Steroids for stories


I have been doing everything BUT write my brains out for the past six weeks. Packing, decluttering, cleaning, sweeping, painting, power washing, selling… Casa Zirro is on the market! And it’s been a busy spring getting ready to jump into the volcanic adventure of voluntary unemployment and relocation with Punk and Los Zirritos.

Also, I got a paying gig doing a logo design, and my creative hours went toward accomplishing that. So writing has taken a backseat. BUT the novel is still very much in mind. I look forward to having all this moving business behind us so I can get to the business of editing. Still hopeful to start that in October.

Today I’m sharing notes I’ve been making along the way of things I know I’ll want to look out for when I start editing.

Play along! Make your story bigger, stronger, faster, and better with me.

Journalism 101

Covering the basics is pretty basic, but sometimes I’m appalled at the things I’ve left out. I know them, and because they’re obvious to me, I forgot to mention them. But readers only know if I tell them.

Who is being murdered?

What is that sticky stuff on the floor?

When did she realize she’d fallen out of love?

Where is the gun she’ll need to grab in the final scene?

Why did the chicken cross the road?

How did she get out of the closet?

5 Senses

More basics. Sights and sounds come easily, but giving readers the full five-pointed sensory experience enriches your storytelling.

Sight: can readers see this Michigan town I’ve created?

Smell: is that earthy lakeside mustiness stuck in readers’ noses?

Taste: what exactly is he drinking and drinking? =)

Hearing: crickets. Frogs. Waves. Mosquitoes. Breezes. Shouting. Fireworks.

Touch: are readers feeling the roughness of wood, the humidity, the slap across the face?

5 more senses

Sixth sense: when Obi-Wan sensed a disturbance in the force, we knew the story was about to take a sharp upturn. Giving your protagonist a sense of foreboding can heighten suspense and make for a more entertaining ride. But be careful. Sometimes readers are happier if the hero doesn’t see what’s coming. “You gotta know when to hold ’em,” because story enthusiasts love surprise twists in the ride.

Common sense: does the story make sense logically? You create your story world, so you create what that logic is, but once you’ve written the rules, you’ve got to follow them. The plot, characters’ actions, timing, setting and progression all have to make enough sense to be believable.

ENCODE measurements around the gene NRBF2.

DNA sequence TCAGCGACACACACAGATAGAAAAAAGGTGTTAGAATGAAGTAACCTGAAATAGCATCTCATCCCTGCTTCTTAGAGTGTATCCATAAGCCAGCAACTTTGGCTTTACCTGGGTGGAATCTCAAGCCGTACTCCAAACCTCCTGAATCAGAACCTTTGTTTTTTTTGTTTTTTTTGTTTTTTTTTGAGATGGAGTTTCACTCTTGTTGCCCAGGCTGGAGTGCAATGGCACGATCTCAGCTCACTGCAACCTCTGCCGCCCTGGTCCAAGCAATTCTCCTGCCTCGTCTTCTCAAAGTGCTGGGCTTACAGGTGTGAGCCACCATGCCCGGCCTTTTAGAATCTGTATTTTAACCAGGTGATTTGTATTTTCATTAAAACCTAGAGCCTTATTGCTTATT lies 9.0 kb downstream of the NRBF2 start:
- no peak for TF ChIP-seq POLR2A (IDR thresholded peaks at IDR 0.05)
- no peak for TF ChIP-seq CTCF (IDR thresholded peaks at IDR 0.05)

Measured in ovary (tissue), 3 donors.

Sense of adventure: from sensing a disturbance in the force to getting to know another character in the biblical sense, your hero should be proactive, doing stuff and taking risks, for better or worse.

Sense of Direction: can refer to your hero’s moral compass, a philosophical true north, or actual cardinal directions to clarify where things are located within the setting.

Sense of humor: I do a fair bit of promotion work. You know what audiences love? To laugh. They appreciate a good joke and a little silliness, even if it’s cheesy, because life is often serious, boring and depressing.

Stories take us to other worlds, allowing readers to escape the mundanity. Give people something to smile about. A sarcastic villain, a deaf character who misreads lips, a nosy neighbor always showing up at the wrong time, a little boy telling fart jokes in Sunday school— anything that gives your readers an endorphin boost will make them feel good now AND remember you in the future.

Get lost.

Sometimes what we leave out is just as important as what we leave in.

Lose the filler. Cut every second use of a word or phrase, especially descriptive ones. Your character flies into a caffeinated rage in the first paragraph— clever. He makes caffeinated love to his enemy’s barista in the next— not clever. You just invented a cliche.

Lose a character. Kill off someone important. Do you believe Margot Al-Harazi actually blew up the President of the United States? In only the 8th episode? No silent clock, I know. But still! Way to add drama, 24!

Lose yourself in the music. Or in a book, or a painting, or nature. “Stop, collaborate and listen,” as Vanilla Ice says. Get inspired by what others have created. Tune into their rhythm and pretty soon you’ll find your own. Use quotes as a jumping off point. Comment on or describe a work of art. It’s called ekphrasis.

Lose track of time. For you, this means write with abandon and for as long as you can. The longer you write, the more and usually better ideas will flow. For your character, it means going on a wild goose chase or investigating a thread on the side that may or may not weave back into the story later. Either way, you’ll know your hero better and have a little fun together. Writing is supposed to be fun.

Lose your inhibitions. Fear holds us back from writing the truth, writing what we know, writing what we don’t know, even from submitting our stories for rejection publication.

Write like your pen is a lit stick of dynamite, then send your flaming words out there. You have as much right to set the world on fire as anybody.


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